The latest set of ONS data clearly shows that COVID-19 related deaths are significantly reduced due to vaccination but also serves as a reminder that deaths will still occur, especially among the clinically vulnerable and immunocompromised, highlighting the need for booster doses.
27th July 2021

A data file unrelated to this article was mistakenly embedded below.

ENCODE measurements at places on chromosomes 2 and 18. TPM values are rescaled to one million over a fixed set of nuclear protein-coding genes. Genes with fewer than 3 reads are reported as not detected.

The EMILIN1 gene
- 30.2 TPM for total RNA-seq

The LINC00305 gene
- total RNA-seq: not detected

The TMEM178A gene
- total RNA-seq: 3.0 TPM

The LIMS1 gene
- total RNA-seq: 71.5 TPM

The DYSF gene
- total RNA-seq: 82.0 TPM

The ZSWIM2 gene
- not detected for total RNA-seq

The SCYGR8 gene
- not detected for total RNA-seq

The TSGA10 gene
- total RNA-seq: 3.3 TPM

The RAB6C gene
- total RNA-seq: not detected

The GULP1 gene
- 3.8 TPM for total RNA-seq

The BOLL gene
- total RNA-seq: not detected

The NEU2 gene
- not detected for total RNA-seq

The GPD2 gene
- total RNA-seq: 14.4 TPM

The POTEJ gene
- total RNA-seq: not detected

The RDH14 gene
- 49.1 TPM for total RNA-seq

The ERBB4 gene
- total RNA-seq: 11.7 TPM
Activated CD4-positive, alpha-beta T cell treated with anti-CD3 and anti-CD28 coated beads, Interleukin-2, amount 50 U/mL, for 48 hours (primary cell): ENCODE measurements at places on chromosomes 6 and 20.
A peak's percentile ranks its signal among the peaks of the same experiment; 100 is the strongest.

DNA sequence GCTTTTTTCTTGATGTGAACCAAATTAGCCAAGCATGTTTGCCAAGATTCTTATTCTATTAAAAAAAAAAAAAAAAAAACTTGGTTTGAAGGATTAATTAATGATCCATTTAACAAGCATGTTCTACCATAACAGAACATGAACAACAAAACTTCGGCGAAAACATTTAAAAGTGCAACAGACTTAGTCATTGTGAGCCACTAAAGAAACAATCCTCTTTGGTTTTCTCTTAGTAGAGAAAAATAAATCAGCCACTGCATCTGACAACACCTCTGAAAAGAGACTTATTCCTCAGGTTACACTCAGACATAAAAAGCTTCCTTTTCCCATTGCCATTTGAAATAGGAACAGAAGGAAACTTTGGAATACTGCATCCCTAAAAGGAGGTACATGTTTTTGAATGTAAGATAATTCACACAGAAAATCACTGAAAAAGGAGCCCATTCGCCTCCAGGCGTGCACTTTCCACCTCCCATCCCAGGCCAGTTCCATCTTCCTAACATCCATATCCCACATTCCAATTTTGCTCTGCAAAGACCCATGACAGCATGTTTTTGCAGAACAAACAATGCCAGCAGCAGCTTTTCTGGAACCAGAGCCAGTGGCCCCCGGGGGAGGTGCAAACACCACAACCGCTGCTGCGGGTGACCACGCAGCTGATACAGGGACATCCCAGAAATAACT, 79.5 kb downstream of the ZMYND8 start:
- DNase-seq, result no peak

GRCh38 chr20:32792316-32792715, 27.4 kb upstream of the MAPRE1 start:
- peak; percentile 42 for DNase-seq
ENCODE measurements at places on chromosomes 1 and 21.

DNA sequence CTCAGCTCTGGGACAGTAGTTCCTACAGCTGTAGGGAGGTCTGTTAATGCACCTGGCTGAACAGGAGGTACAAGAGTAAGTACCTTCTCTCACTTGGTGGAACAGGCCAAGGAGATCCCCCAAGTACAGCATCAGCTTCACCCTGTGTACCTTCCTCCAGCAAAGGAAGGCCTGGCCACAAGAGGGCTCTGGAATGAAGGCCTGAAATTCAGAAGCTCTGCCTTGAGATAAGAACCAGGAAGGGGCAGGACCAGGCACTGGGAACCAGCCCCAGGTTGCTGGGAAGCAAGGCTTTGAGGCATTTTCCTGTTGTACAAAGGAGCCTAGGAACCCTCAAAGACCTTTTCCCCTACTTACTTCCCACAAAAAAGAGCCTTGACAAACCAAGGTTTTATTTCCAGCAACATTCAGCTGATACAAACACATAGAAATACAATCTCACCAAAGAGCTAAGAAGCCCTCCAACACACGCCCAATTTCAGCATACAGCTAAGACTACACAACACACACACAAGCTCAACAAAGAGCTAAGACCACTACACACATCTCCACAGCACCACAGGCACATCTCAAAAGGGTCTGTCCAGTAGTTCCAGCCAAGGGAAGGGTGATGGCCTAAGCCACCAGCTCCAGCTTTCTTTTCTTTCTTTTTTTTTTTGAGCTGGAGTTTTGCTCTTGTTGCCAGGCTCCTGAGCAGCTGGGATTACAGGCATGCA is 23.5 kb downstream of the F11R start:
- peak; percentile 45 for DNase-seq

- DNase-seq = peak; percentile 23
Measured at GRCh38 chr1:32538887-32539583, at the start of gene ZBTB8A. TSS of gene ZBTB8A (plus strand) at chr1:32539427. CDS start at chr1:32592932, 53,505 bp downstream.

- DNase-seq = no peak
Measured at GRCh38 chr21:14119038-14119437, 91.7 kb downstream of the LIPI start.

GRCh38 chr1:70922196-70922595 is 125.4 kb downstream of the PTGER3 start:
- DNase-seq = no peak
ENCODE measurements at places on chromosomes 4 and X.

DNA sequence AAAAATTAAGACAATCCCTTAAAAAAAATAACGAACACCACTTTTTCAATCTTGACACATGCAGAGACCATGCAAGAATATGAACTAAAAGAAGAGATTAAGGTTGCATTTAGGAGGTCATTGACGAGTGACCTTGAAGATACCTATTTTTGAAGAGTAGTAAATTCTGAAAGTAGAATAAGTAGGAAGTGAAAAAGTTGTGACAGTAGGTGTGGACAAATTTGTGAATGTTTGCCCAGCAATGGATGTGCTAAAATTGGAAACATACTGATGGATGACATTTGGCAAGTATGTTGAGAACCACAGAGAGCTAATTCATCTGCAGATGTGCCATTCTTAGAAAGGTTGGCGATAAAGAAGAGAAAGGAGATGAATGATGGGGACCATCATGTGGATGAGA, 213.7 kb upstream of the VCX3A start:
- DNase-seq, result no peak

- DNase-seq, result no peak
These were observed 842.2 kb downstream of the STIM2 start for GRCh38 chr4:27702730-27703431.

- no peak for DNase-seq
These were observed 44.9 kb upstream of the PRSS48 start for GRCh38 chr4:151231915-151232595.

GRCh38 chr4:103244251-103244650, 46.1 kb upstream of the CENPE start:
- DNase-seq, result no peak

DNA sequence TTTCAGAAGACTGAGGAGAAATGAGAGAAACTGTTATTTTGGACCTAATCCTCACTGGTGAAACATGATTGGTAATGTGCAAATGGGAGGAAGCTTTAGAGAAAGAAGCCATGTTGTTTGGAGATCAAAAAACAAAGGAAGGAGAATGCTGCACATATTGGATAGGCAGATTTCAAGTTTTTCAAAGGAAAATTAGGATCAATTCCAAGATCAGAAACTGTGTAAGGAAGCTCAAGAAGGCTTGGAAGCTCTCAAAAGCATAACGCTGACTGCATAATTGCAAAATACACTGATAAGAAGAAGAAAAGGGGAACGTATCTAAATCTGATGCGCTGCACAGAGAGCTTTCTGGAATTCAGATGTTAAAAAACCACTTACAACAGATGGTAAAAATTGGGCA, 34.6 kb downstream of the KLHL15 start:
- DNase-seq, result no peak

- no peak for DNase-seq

Patients hospitalised with COVID-19 experience a wide range of organ system complications including cardiac problems such as arrhythmias and myocarditis. Due to its widespread availability and potential for bedside use, echocardiographic information captured through transthoracic echocardiography (TTE), has become recognised as the preferred first-line imaging modality for patients with either known or suspected cardiac problems. Nevertheless, advice from the European Association of Cardiovascular Imaging (EACVI) is that cardiac imaging should only be performed where appropriate and only if it is likely to substantially change patient management or be lifesaving. Whether echocardiographic data can help with risk stratification in patients hospitalised with COVID-19 has been poorly explored. Thus, a team from the Department of Medicine and Surgery, University of Salerno, Italy, sought to determine whether echocardiographic parameters were associated with in-hospital mortality among those with COVID-19. They undertook a retrospective observational study among consecutive patients admitted to hospital with confirmed COVID-19 infection at seven Italian centres between March and April 2020. All patients underwent TTE within 48 hours of admission and the need for TTE was confirmed as being clinically appropriate by a consultant cardiologist. All patient demographics (age, gender, weight and height) clinical (i.e., co-morbidities, current therapies), laboratory and echocardiographic data were collected and stored electronically. Echocardiographic data included an evaluation of left ventricular end-diastolic (LVEDV) and end-systolic volumes (LVESV). Left ventricular function was assessed by determination of left ventricular ejection fraction (LVEF) and the parameter used to assess global right ventricular function was tricuspid annular plane systolic excursion (TAPSE). The clinical course of patients was also recorded including the proportion who developed acute respiratory distress syndrome (ARDS).